Uber is more popular than a taxi in Perth, according to Roy Morgan research. It’s the first city in Australia where this is true. But many Uber drivers may not be complying with ridesharing legislation, introduced in July 2016. In fact, many are taking big personal risks by not being fully insured.
Although the Insurance Commission will cover all injury costs for an accident, it will claim those costs from any Uber driver found to be the third party. This could range from $2,000 for minor injuries to tens of thousands of dollars for lifetime care.
As of last year, all Uber drivers must buy an omnibus licence ($272) and pay a commercial rate of compulsory third party insurance ($100-140 higher than private). During the first 6 months of the ridesharing law, police issued nine fines and 236 cautions.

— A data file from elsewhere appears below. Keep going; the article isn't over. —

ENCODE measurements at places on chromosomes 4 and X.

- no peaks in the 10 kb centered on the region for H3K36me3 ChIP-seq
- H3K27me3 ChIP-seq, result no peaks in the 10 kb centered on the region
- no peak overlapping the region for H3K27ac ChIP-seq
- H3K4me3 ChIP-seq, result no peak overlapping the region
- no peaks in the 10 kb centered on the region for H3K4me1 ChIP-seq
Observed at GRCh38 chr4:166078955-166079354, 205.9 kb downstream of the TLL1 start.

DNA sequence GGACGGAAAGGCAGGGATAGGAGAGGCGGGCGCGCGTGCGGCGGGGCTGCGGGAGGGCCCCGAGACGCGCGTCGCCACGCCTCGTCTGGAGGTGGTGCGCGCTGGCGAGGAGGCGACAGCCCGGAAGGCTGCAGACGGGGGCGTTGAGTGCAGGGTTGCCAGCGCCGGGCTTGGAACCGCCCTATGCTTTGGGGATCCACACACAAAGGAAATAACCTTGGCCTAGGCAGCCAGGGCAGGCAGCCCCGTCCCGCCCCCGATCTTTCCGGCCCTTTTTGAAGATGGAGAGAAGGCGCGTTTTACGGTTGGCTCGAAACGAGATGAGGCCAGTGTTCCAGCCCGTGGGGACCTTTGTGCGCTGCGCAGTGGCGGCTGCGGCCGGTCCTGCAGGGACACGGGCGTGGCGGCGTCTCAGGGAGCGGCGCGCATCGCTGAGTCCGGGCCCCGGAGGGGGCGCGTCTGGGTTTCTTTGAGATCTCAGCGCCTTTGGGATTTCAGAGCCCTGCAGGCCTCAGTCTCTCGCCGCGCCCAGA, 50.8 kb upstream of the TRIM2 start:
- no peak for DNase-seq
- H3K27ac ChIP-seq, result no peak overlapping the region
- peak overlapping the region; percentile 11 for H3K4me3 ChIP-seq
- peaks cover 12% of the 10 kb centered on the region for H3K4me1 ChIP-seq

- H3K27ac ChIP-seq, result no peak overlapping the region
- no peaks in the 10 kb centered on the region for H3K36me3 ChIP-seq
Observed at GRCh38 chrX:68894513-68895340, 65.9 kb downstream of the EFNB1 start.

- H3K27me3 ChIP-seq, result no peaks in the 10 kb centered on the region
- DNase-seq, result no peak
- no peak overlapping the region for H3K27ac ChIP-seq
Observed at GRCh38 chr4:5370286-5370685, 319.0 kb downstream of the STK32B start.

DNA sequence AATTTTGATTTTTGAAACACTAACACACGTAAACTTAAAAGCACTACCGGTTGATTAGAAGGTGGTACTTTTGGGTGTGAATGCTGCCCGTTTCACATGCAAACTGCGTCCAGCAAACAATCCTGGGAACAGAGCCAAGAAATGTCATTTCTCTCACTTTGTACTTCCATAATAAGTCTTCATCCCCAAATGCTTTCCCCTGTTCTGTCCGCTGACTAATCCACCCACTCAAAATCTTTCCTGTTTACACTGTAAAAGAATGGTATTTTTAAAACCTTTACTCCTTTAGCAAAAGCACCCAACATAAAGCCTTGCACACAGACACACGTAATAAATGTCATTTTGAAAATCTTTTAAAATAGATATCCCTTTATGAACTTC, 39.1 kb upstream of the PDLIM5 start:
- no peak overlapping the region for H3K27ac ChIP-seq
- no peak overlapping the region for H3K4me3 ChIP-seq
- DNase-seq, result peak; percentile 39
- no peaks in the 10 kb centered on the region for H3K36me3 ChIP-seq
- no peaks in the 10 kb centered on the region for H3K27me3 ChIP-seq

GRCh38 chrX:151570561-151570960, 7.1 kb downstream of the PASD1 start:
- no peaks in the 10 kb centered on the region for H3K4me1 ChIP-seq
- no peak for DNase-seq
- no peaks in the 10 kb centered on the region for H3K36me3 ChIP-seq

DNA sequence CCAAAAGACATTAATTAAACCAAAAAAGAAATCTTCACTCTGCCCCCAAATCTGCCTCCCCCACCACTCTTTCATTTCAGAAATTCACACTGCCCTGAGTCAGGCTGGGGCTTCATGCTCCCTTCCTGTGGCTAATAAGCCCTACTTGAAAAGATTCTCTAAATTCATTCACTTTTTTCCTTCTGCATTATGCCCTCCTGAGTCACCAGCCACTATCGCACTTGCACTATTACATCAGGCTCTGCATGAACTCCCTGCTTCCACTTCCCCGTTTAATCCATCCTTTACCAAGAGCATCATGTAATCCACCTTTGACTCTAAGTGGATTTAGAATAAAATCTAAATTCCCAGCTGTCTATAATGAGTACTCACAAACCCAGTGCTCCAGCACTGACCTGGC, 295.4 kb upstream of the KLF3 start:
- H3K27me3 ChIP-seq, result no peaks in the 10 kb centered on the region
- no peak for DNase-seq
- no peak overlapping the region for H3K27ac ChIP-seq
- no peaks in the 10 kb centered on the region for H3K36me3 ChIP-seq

Drivers who are caught after receiving a caution must pay $500 penalty. For Uber drivers, it is cheaper, as well as considerably safer, to buy the omnibus licence and pay for higher CTP.
There are about 400,000 regular users of Uber in Perth. During the past 3 months, 25% of travellers booked Uber (22% caught a cab). This compares with:
- Melbourne – 22%
- Brisbane – 16%
- Sydney – 14%
- Adelaide – 10%.
In an attempt to compensate owners of taxi plates, Transport Minister Rita Saffioti wants to add a $2 levy to all journeys. She says legislation of this nature should be in place by the end of 2017.
Naturally, Uber is opposed to any extra levies on its ridesharing service.